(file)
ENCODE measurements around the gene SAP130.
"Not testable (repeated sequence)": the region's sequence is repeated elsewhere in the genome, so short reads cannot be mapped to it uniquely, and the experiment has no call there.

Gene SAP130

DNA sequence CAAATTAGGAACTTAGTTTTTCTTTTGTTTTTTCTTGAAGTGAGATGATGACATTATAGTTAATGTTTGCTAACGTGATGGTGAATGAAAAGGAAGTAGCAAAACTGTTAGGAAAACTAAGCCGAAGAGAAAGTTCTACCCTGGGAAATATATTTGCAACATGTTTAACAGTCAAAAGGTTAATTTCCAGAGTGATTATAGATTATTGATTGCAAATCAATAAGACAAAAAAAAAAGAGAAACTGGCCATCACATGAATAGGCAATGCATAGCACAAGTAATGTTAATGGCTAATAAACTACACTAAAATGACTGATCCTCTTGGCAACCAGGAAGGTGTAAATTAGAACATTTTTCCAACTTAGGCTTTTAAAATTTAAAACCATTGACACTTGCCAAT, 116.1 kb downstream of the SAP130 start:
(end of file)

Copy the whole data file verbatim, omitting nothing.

ENCODE measurements around the gene SAP130.
"Not testable (repeated sequence)": the region's sequence is repeated elsewhere in the genome, so short reads cannot be mapped to it uniquely, and the experiment has no call there.

Gene SAP130

DNA sequence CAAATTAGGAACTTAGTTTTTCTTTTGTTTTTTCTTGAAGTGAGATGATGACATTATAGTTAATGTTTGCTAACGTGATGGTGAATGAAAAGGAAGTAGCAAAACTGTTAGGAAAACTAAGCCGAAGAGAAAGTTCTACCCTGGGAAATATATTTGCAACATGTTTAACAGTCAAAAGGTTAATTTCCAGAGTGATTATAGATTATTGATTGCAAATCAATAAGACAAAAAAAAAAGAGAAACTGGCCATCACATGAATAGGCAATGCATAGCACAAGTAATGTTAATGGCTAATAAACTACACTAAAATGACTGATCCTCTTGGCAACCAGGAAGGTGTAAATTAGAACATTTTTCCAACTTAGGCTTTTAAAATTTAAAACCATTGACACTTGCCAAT, 116.1 kb downstream of the SAP130 start: